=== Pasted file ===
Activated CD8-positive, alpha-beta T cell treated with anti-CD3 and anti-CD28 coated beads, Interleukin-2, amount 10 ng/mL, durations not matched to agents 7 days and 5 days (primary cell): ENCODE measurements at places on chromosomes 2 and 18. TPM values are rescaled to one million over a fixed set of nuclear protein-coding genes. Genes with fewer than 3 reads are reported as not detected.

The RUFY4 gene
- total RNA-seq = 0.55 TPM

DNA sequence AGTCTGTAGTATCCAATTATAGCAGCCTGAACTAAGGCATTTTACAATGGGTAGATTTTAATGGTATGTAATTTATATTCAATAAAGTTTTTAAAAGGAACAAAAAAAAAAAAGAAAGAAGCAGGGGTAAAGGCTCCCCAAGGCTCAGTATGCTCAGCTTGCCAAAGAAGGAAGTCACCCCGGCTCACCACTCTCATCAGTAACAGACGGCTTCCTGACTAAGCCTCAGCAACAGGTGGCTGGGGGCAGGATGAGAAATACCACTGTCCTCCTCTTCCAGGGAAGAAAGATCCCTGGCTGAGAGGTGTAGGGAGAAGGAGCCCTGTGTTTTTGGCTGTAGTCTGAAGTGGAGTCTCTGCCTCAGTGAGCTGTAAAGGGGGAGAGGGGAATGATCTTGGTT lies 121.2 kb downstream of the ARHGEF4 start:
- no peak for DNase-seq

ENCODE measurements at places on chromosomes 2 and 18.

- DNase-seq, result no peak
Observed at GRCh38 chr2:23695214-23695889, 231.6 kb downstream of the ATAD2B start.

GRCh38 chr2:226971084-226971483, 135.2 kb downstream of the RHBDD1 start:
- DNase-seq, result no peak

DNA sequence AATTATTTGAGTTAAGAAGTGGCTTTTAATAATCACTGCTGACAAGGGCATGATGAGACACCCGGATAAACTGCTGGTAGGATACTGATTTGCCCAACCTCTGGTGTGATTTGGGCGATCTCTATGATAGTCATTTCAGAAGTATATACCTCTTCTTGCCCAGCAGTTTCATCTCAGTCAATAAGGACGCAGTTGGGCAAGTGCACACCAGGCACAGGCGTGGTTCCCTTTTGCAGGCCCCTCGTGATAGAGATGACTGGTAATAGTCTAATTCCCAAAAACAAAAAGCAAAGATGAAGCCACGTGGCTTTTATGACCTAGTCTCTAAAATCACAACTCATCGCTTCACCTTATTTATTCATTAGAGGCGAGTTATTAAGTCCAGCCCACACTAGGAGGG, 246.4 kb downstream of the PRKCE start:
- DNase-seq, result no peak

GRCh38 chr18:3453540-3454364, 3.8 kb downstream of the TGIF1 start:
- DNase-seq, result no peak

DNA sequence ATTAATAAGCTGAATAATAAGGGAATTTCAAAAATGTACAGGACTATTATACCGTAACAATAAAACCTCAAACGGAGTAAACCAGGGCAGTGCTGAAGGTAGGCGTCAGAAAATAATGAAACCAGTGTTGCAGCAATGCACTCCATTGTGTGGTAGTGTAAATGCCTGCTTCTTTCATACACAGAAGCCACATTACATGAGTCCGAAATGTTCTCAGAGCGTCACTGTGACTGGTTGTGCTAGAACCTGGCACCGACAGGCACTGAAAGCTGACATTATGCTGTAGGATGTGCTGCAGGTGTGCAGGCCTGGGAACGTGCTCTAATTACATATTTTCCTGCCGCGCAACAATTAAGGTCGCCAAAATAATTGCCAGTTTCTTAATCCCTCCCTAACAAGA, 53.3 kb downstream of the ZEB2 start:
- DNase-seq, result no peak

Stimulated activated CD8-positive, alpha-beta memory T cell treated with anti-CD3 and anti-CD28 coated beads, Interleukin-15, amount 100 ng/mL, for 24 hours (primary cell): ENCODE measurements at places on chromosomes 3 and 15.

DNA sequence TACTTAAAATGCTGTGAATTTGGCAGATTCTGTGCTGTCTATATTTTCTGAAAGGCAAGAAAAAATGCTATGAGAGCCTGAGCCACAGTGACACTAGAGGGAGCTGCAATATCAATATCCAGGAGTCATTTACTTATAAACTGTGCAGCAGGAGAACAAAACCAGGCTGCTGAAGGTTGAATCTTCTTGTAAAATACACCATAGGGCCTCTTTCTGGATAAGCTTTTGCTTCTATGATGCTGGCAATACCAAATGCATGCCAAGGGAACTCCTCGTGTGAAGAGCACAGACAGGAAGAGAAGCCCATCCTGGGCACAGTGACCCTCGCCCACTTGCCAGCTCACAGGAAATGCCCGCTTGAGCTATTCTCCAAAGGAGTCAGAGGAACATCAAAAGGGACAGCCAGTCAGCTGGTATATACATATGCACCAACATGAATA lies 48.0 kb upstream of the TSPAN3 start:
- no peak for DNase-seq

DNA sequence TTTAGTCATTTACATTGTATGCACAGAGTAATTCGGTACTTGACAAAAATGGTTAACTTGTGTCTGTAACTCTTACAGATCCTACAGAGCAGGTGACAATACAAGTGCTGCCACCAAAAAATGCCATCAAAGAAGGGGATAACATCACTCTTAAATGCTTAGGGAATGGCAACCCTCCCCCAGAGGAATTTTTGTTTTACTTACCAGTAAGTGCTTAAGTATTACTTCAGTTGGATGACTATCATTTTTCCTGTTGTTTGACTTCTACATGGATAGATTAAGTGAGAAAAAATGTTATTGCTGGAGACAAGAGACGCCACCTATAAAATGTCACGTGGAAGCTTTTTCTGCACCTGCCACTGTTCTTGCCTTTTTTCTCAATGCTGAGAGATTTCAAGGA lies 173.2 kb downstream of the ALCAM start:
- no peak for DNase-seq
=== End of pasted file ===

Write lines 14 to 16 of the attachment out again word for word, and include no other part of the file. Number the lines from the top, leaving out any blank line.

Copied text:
- DNase-seq, result no peak

DNA sequence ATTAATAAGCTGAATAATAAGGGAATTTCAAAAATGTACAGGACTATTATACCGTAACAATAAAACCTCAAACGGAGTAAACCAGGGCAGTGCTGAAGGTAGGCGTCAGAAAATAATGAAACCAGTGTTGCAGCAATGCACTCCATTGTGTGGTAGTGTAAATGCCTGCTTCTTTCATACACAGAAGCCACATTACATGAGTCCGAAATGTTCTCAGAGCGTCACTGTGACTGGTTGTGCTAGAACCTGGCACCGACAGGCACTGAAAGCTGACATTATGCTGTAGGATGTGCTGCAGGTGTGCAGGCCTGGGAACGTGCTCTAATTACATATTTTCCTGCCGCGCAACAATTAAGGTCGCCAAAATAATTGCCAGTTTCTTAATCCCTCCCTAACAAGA, 53.3 kb downstream of the ZEB2 start:
- DNase-seq, result no peak